The Confederate Flag
Posted by Bob Barcus on June 25th, 2015
So the focus this week has switched from the murder of nine black church-goers to a nationwide attack on the Confederate flag. My Facebook feed has been replete with arguments for and against the display, sale and meaning of this flag. Some of the arguments I’ve seen are good, others have been not so good:
“The confederate flag is not an issue. That flag just represented a unified south, not slavery.”
I beg to differ on several levels. The Confederate flag that we commonly associate with the southern states was actually the battle flag of the Army of Northern Virginia, even though the modern form of this flag is really closer in design to the Confederate Navy Jack. The battle flag or its elements were then incorporated into the flags of several southern states. Mississippi informally incorporated the battle flag into its state flag in 1894. Georgia’s flag was designed by a segregationist in 1956, which prominently featured the battle flag until a new design was adopted in 2001. Other states also incorporated elements of the battle flag during and after the Civil War.
And actually, the first symbol of the unified south was the “Stars and Bars”, a flag that looked similar to the traditional American flag, not the battle flag. Where people get their facts is beyond me. A few simple searches on Google will give you a ton of good information from reliable sources. Sharing a post on Facebook from your friend Billy Bob is probably not the best idea. Besides, one of the main reasons that the flag even exists is because of slavery.
While a historian of Confederate history is better equipped to give a factual perspective concerning the battle flag, I’m going to take a stab at it. I believe that it wasn’t until after the Civil War that many states decided to incorporate these Confederate elements into their designs. But why would they do this? I’m going to guess that many southerners were a little sore about their defeat and decided to bring a little bit of “nostalgia” back into their states. Probably in the same way they developed Jim Crow laws.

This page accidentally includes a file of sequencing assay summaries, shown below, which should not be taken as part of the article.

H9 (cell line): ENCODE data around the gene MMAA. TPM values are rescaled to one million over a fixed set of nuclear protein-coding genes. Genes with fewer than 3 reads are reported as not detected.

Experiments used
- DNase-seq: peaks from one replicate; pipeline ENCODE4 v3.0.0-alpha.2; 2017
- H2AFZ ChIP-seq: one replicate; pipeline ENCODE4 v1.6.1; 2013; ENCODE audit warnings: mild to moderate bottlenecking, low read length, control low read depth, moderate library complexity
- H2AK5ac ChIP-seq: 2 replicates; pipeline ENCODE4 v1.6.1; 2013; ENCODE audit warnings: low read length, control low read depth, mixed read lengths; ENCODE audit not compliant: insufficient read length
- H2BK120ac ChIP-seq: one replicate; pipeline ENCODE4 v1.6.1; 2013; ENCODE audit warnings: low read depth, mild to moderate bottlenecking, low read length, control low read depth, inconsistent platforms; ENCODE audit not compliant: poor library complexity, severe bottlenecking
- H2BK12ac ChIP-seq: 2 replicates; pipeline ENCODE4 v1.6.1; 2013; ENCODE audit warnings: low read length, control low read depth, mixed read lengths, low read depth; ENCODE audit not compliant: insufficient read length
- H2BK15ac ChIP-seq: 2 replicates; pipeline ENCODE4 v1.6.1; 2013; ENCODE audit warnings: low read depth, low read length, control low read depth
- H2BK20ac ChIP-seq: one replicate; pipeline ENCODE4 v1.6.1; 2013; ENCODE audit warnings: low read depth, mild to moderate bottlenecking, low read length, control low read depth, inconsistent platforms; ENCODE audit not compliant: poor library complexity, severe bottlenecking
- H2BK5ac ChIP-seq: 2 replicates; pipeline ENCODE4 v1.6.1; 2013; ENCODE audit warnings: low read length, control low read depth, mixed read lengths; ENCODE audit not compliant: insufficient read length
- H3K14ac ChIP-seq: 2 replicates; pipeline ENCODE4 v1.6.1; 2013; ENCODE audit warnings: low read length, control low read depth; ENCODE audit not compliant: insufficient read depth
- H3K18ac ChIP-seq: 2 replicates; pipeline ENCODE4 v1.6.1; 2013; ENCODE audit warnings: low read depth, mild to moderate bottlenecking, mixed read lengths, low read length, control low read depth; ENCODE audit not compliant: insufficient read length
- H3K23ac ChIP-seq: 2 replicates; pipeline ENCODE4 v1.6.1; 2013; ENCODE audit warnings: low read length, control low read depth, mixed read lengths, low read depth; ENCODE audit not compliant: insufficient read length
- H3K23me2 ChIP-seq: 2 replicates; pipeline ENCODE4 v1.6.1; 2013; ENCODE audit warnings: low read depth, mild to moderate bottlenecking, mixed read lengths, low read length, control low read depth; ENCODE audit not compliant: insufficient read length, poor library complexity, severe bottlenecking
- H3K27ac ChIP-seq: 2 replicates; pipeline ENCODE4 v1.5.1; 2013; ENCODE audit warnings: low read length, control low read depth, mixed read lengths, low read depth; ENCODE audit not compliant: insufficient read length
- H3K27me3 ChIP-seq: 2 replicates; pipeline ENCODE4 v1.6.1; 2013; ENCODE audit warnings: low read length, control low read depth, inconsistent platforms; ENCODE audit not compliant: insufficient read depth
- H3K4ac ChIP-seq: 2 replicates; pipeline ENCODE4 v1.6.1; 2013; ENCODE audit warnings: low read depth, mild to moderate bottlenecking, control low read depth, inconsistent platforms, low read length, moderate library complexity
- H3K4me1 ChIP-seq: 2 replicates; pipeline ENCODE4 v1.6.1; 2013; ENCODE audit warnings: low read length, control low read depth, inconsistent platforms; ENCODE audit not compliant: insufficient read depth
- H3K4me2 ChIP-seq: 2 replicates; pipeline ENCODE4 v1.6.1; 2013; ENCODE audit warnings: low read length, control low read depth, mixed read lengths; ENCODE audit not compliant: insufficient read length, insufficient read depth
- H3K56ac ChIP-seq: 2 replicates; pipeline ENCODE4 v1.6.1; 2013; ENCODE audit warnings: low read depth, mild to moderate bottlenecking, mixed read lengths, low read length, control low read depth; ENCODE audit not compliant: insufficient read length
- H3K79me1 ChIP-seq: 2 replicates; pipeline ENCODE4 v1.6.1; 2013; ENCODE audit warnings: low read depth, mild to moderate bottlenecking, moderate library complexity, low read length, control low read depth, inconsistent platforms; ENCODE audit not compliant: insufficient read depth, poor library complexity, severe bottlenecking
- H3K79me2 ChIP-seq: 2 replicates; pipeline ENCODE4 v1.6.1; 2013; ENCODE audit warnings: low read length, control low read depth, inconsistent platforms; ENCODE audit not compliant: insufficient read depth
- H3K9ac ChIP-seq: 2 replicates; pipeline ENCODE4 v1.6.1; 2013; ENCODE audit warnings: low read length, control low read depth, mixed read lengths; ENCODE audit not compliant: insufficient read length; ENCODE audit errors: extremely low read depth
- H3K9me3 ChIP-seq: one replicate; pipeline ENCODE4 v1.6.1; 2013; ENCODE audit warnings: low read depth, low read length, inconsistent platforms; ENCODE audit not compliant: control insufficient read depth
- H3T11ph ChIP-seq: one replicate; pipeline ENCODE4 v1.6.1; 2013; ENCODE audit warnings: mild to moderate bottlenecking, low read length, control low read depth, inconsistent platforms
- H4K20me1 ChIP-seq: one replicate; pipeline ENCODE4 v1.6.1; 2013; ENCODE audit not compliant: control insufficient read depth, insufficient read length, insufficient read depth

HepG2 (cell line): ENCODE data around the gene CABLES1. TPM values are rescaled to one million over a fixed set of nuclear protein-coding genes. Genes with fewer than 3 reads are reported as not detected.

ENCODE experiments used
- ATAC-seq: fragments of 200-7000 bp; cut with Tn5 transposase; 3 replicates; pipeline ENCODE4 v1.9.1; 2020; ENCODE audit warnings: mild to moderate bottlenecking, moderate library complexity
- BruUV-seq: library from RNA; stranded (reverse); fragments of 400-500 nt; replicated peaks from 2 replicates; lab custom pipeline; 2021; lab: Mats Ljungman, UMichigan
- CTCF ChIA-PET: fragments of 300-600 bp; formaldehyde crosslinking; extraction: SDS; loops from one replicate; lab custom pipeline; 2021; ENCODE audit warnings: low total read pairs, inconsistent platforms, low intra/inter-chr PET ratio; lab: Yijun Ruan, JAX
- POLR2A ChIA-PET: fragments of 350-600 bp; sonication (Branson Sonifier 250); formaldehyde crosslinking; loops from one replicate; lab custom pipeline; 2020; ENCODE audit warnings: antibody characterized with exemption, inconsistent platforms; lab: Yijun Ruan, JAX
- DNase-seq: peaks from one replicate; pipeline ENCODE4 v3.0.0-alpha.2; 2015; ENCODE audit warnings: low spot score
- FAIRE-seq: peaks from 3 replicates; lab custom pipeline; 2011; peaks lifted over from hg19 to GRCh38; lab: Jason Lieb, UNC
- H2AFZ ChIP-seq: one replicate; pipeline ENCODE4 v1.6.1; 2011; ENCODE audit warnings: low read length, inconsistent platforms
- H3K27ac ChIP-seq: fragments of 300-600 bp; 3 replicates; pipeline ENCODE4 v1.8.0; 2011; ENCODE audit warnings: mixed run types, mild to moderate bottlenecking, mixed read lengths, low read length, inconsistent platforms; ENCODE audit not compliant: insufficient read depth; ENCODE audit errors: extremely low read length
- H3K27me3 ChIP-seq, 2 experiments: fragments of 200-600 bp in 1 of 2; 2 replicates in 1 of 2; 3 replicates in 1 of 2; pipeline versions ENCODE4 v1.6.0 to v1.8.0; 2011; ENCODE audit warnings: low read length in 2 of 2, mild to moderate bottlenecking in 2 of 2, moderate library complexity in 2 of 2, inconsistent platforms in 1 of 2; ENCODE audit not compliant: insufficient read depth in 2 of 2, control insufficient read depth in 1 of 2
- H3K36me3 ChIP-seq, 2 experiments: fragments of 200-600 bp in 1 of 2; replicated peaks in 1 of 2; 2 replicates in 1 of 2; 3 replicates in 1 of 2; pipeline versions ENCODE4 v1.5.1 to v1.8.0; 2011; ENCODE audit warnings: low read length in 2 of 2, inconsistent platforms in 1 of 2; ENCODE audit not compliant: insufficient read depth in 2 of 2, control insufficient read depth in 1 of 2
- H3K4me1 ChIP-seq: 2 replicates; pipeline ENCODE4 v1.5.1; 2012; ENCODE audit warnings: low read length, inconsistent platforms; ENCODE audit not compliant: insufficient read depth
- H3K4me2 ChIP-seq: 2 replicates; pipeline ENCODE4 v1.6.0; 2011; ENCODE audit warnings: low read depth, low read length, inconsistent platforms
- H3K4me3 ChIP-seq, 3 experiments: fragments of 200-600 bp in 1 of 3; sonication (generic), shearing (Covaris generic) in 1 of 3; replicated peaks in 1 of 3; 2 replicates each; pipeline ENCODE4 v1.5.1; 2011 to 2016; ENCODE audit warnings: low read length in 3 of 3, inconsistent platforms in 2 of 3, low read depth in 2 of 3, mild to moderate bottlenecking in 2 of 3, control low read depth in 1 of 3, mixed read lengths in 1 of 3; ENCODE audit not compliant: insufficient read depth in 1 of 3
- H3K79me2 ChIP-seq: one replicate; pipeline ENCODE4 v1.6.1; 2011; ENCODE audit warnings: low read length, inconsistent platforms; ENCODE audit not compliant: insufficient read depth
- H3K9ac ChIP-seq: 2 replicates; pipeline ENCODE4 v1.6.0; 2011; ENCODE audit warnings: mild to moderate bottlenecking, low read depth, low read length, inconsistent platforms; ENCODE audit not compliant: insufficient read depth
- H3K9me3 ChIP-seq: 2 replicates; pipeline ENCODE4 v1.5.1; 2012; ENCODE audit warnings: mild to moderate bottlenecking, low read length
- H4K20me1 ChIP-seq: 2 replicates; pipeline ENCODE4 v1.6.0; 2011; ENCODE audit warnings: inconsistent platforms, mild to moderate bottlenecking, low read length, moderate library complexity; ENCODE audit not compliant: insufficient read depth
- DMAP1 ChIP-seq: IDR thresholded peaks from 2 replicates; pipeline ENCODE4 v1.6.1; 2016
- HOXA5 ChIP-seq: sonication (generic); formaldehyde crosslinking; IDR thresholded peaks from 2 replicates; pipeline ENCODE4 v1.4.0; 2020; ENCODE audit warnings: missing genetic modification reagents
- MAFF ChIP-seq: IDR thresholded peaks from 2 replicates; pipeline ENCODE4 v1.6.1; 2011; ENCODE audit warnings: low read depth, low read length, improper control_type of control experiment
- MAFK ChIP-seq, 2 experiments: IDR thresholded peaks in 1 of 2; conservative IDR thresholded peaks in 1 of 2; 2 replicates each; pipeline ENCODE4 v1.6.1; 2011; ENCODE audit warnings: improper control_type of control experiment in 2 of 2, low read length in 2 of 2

The Confederate flag that so many people hold dear to their hearts is really only one flag of many that was used during the Confederacy. There are dozens of other flags that were used by the states, army units, naval vessels and other southern installations. But it is a variation of the battle flag that has drawn the reverence of so many people over the years.
To Southerners, the modern battle flag is a symbol that they cherish, with it holding some meaning to each different person. To many, I’m sure they quantify their love for the Confederate flag by considering it as much a part of their heritage as southern fried chicken. Others probably display the battle flag as an act of defiance or rebellion. Sadly, I’m sure than many who love the Confederate flag have firm-held racist beliefs. Just today, I saw a Confederate flag waving in the breeze below our beloved Stars and Stripes along Lake Avenue in Plymouth. To each his own.
The fact of the matter is that this week, one state decided to take down a battle flag flying on state property. No government entity in this country should be allowed to proudly display a symbol of rebellion and racism except in a historical context. To think that the battle flag does not represent racism and slavery to the majority of folks in this country is folly.
While all of this is happening, some non-governmental entities took steps to eliminate Confederate flag merchandise from their shelves. While it is their right to do so, we should also be careful not to venture into a societal mentality that everything associated with the display of a certain symbol should be banned. It is the right of the citizens to make their own choices, even if their neighbors may find it offensive. Their freedom of expression should not be limited, even if their actions may seem offensive to others. If someone wants to fly a gay pride flag, a Nazi flag, a Mexican flag, a Marine flag or a Confederate flag, it is their right to do so and that right should not be infringed upon; it is their freedom of speech. Even if the display of one of these symbols offends someone, it is still the right of the individual to do so. Society may judge them, but it is not the role of society to dictate how someone should express themselves in a relatively benign manner.
My front porch is proudly adorned with an American flag. Are some people offended by this symbol? You better believe it! But will I take down my flag? Absolutely not! To sum it all up, I don’t think that a Confederate flag should be flown on government property. If someone wants to fly the battle flag on their own private property, then they should be allowed to do so.